Off-market utility demand emerged early last week, industry consultant TradeTech reports, forcing a rise in spot uranium prices. But once sellers were notified they had missed out on securing sales, they responded by reducing offer prices into a bit of a hole.
By week’s end, 1.2mlbs U3O8 equivalent had changed hands, with producers continuing to join utilities and traders on the buy-side as well as joining traders on the sell-side. TradeTech’s weekly spot price indicator closed the week down -US30c at US$26.80/lb.
The consultant has noted, throughout the year to date, prices nevertheless vary depending on delivery point, being either the US or Canada.
TradeTech’s term market prices remain at US$30.00/lb (mid) and US$32.00/lb (long).
Producers and financial investors continue to drive the general upward trend in uranium prices and utilities do seem to be waking out of their long slumber now prices are much higher than they were a couple of years ago. But outside of China, and to a lesser extent other emerging markets, the demand side of the uranium equation continues to dwindle.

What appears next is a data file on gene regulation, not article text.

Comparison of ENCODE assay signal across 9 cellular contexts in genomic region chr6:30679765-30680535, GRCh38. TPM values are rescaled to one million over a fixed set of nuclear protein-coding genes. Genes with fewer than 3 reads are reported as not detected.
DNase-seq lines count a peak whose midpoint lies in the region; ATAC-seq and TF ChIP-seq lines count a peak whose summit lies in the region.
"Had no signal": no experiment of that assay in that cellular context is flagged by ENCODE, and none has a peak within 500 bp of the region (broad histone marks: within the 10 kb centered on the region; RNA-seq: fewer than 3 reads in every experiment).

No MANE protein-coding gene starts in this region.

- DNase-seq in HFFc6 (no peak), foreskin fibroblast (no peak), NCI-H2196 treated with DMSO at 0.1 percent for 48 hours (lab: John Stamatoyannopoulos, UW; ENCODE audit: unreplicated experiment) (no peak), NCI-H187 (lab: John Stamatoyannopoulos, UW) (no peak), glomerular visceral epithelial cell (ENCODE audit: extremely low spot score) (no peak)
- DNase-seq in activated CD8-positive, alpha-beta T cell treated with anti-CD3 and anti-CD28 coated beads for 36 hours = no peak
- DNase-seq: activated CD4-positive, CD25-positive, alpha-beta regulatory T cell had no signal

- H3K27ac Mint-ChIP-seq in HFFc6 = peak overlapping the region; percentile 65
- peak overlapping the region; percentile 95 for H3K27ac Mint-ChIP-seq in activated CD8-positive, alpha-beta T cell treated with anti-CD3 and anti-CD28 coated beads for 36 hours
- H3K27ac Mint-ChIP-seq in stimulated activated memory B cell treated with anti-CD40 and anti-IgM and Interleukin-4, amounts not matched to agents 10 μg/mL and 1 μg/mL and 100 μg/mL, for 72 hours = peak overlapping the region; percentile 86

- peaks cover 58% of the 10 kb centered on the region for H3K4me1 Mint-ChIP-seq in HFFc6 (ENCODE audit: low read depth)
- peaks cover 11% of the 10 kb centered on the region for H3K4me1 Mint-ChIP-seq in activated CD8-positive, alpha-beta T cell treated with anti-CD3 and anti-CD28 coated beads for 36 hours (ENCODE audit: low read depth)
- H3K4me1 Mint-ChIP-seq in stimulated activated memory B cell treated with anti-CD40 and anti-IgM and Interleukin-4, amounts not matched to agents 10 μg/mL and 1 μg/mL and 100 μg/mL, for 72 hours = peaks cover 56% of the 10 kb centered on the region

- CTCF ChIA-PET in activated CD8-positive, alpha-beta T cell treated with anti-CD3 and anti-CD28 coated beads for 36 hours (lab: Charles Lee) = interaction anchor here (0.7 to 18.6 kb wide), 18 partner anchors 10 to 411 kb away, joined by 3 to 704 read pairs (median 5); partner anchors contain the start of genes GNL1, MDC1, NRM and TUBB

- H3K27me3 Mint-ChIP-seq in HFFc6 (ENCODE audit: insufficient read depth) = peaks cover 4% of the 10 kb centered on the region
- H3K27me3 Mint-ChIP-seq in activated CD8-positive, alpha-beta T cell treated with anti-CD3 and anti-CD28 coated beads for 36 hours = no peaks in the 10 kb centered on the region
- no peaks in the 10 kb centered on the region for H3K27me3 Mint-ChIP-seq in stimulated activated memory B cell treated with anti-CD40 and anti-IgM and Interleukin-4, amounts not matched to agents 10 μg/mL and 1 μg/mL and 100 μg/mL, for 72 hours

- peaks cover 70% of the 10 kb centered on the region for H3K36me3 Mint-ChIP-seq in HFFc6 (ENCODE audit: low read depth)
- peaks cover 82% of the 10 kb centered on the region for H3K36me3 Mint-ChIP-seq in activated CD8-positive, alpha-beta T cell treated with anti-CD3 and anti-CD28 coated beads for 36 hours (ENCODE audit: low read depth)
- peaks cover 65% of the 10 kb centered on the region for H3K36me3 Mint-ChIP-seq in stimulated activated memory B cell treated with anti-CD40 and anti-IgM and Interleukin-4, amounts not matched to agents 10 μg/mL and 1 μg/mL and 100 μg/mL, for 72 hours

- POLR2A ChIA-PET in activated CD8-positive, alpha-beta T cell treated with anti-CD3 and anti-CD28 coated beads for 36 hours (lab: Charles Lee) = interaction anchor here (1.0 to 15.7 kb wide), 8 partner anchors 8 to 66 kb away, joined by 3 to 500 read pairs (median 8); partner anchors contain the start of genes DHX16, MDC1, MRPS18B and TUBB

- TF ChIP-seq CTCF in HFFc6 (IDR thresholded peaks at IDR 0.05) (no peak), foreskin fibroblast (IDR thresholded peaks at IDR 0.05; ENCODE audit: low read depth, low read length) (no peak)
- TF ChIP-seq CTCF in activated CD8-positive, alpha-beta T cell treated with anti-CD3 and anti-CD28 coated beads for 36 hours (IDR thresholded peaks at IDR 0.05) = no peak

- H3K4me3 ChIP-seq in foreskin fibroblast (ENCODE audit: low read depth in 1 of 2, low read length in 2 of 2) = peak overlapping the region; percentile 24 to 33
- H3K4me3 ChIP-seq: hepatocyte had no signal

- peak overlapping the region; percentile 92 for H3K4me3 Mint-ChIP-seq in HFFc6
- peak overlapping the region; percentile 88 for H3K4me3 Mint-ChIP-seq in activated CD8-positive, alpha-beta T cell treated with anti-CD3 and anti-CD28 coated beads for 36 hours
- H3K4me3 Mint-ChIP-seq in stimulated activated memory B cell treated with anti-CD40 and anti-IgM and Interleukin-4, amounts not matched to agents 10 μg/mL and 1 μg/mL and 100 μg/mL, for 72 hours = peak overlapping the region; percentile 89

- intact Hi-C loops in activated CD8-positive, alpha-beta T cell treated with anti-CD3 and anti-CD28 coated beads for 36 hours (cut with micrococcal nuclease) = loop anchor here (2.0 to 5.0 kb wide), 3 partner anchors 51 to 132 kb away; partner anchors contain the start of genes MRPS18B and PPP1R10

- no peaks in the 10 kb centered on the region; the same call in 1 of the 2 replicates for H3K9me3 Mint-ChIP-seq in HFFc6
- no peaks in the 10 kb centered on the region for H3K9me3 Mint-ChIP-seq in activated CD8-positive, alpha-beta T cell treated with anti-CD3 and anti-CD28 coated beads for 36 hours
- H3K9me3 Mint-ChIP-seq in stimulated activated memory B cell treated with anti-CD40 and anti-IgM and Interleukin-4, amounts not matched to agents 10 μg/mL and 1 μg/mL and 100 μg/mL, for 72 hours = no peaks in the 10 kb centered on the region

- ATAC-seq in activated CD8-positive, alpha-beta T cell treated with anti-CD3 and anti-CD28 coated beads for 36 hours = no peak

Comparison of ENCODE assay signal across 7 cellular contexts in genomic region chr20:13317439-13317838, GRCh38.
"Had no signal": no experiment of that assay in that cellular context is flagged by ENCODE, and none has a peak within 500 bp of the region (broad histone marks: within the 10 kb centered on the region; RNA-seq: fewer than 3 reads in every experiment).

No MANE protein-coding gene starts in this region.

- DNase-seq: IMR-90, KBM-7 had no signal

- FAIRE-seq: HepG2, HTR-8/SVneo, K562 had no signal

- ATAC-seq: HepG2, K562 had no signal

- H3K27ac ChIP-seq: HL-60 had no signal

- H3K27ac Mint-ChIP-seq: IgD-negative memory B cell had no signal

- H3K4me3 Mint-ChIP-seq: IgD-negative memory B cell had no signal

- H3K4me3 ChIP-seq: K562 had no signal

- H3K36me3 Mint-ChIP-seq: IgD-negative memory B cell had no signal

As the section 232 investigation in the US lumbers on at a snail’s pace, becoming ever more legislatively complicated by the week, America’s largest nuclear power producer, Exelon, has announced it is considering closing three of its reactors in Illinois.
The three reactors “are showing increased signs of economic distress,” Exelon explained, “which could lead to an early retirement, in a market that does not currently compensate them for their unique contribution to grid resiliency and their ability to produce large amounts of energy without carbon and air pollution”.
Exelon will “continue to work with stakeholders on state policy solutions, while also advocating for broader market reforms at the regional and federal level”.
Meanwhile, Japan’s Kyushu Electric Power Co made what was an apparently difficult decision last week to decommission its Genkai unit 2 reactor given the investment required to bring the near 40-year old plant up to meet post-Fukushima safety standards.
Genkai unit 2 will be the eleventh Japanese reactor to shut down due to similar economic decisions. On the other side of the equation, only eight Japanese reactors have satisfied new safety requirements and overcome popular resistance to restart operation since the 2011 disaster.
On the other side of the world, Spain expects to shut down all seven of its nuclear plants between 2025 and 2035 in line with the new socialist government’s plan to generate all of the country’s power from renewable sources by 2050. Nuclear currently accounts for 20% of Spain’s electricity generation.
If you are reading this article in Australia you’d be forgiven for thinking such a goal is quixotic, pie in the sky stuff, as our politicians would have us believe. Yet Spain already generates 40% of its power through renewables.